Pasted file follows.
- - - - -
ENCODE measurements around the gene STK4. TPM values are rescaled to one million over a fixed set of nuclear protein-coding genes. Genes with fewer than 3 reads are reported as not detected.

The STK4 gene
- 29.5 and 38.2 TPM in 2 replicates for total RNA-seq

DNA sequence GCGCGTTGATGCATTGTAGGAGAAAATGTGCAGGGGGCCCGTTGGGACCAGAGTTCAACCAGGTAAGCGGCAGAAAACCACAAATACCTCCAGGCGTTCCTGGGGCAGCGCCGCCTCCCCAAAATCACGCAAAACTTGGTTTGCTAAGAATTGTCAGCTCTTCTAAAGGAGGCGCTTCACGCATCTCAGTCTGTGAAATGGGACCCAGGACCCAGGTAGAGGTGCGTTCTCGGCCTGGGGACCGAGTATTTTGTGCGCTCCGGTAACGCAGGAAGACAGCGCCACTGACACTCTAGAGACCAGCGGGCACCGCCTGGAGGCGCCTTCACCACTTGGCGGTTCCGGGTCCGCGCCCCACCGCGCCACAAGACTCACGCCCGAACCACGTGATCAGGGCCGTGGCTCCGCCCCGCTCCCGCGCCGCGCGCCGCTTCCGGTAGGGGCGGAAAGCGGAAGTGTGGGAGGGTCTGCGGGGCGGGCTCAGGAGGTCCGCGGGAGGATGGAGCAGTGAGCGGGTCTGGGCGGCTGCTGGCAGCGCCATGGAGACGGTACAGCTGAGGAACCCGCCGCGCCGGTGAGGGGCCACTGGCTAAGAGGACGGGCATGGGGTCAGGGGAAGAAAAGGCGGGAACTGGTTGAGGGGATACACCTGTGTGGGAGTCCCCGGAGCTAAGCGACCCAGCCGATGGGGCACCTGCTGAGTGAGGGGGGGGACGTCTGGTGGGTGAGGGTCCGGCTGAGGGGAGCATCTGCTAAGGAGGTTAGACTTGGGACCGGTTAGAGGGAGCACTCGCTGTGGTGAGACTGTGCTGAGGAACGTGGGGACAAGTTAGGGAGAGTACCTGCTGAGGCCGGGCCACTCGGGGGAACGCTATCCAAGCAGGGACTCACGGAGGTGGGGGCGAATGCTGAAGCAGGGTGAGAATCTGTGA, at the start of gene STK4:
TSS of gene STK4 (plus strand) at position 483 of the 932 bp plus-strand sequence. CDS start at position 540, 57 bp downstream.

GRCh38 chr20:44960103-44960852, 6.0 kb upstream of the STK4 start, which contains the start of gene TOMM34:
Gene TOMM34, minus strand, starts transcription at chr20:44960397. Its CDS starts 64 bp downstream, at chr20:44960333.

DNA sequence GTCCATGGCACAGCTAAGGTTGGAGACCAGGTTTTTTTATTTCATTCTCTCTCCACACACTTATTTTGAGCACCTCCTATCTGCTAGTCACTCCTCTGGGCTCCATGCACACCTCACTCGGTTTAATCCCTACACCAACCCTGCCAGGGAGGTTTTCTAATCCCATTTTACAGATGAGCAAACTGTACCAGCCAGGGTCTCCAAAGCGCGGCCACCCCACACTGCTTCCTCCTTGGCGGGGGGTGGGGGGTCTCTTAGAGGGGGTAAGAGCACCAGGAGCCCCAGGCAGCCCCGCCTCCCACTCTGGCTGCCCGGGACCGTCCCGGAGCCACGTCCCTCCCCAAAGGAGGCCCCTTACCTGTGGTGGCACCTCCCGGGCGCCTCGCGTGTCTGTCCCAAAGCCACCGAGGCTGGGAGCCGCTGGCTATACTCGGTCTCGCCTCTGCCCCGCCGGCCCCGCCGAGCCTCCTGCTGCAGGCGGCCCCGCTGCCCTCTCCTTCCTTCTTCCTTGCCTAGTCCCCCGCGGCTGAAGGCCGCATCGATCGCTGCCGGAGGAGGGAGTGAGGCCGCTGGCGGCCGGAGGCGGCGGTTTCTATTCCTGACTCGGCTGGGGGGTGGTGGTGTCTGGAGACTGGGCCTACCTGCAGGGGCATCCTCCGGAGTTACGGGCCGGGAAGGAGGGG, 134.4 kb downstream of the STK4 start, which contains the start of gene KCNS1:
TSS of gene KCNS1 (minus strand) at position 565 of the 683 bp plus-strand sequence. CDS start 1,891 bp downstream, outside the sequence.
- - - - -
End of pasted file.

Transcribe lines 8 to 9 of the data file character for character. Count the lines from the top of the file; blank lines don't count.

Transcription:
DNA sequence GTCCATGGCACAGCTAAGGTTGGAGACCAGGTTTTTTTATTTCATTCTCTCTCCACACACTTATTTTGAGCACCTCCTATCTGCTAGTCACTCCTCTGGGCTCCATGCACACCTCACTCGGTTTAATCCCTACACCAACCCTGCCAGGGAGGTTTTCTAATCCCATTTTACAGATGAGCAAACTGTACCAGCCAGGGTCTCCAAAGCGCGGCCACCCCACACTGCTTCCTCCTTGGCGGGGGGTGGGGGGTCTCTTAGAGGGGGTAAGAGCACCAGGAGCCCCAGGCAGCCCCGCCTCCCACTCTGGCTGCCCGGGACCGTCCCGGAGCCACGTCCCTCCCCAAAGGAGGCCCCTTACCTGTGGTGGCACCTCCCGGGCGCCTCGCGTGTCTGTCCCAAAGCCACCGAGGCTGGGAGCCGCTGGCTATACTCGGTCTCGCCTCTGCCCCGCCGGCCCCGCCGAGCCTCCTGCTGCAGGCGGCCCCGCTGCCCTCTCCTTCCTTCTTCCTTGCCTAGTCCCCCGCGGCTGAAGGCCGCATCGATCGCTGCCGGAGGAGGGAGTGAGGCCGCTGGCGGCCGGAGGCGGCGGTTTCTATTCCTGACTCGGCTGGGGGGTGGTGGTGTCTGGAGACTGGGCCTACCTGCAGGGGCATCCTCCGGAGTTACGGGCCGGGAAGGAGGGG, 134.4 kb downstream of the STK4 start, which contains the start of gene KCNS1:
TSS of gene KCNS1 (minus strand) at position 565 of the 683 bp plus-strand sequence. CDS start 1,891 bp downstream, outside the sequence.